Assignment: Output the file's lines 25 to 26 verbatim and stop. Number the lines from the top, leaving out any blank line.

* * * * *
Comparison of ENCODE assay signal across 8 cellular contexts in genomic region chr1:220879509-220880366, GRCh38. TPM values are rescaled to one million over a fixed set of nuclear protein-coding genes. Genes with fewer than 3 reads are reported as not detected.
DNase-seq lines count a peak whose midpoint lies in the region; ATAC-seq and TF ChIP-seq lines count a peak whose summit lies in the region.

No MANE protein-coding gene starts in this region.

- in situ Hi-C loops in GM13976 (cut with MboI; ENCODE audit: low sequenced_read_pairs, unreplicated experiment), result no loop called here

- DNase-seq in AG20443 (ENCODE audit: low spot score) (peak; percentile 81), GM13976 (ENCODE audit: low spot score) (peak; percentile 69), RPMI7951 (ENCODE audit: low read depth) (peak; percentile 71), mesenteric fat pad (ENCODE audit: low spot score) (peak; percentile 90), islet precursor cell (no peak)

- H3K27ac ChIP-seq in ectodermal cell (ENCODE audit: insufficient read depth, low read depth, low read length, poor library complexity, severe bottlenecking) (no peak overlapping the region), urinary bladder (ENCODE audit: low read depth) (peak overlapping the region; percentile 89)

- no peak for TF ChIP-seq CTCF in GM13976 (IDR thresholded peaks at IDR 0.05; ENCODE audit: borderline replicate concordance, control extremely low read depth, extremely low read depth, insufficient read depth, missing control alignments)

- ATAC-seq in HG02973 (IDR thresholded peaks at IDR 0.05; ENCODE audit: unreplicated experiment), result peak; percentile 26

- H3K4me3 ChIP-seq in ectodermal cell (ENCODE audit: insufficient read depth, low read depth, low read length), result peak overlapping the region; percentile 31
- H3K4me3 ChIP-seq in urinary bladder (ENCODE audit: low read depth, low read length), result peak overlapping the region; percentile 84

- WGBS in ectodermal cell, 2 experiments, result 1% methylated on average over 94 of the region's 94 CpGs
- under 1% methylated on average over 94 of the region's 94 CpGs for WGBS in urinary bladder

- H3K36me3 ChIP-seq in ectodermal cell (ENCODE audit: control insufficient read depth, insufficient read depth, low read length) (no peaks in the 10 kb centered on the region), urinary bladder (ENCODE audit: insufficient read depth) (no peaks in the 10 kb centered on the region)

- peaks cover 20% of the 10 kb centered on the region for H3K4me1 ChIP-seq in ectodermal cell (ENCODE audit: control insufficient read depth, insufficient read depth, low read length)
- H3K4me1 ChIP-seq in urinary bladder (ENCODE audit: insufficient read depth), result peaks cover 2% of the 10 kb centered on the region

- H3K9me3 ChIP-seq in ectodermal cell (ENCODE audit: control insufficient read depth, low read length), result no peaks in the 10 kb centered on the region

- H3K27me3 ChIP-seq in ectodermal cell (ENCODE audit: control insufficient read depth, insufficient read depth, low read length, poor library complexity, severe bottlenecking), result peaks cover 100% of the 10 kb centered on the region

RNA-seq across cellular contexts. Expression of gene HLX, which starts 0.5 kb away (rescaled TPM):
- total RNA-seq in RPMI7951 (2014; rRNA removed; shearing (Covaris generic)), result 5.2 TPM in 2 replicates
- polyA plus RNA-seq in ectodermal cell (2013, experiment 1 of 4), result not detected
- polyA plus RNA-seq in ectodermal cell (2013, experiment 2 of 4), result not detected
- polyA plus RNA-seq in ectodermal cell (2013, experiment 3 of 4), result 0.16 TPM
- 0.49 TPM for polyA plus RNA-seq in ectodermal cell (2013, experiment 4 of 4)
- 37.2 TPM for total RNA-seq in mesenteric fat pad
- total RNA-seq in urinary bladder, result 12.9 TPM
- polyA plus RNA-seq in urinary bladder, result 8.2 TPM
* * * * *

- total RNA-seq in urinary bladder, result 12.9 TPM
- polyA plus RNA-seq in urinary bladder, result 8.2 TPM